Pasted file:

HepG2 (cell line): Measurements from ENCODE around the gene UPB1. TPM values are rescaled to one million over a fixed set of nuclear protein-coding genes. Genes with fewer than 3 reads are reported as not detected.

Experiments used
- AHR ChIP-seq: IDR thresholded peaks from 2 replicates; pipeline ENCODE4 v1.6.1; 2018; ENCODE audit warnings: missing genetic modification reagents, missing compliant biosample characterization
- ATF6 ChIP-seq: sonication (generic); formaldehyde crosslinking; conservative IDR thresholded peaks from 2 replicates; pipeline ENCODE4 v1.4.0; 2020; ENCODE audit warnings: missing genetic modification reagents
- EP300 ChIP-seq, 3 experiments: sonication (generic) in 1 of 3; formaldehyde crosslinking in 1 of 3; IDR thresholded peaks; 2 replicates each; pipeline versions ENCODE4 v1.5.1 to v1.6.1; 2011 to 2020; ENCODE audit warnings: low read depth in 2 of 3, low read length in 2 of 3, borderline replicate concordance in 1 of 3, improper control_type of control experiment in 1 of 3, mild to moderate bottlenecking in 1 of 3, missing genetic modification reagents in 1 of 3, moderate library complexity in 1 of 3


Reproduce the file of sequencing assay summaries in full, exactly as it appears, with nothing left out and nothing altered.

HepG2 (cell line): Measurements from ENCODE around the gene UPB1. TPM values are rescaled to one million over a fixed set of nuclear protein-coding genes. Genes with fewer than 3 reads are reported as not detected.

Experiments used
- AHR ChIP-seq: IDR thresholded peaks from 2 replicates; pipeline ENCODE4 v1.6.1; 2018; ENCODE audit warnings: missing genetic modification reagents, missing compliant biosample characterization
- ATF6 ChIP-seq: sonication (generic); formaldehyde crosslinking; conservative IDR thresholded peaks from 2 replicates; pipeline ENCODE4 v1.4.0; 2020; ENCODE audit warnings: missing genetic modification reagents
- EP300 ChIP-seq, 3 experiments: sonication (generic) in 1 of 3; formaldehyde crosslinking in 1 of 3; IDR thresholded peaks; 2 replicates each; pipeline versions ENCODE4 v1.5.1 to v1.6.1; 2011 to 2020; ENCODE audit warnings: low read depth in 2 of 3, low read length in 2 of 3, borderline replicate concordance in 1 of 3, improper control_type of control experiment in 1 of 3, mild to moderate bottlenecking in 1 of 3, missing genetic modification reagents in 1 of 3, moderate library complexity in 1 of 3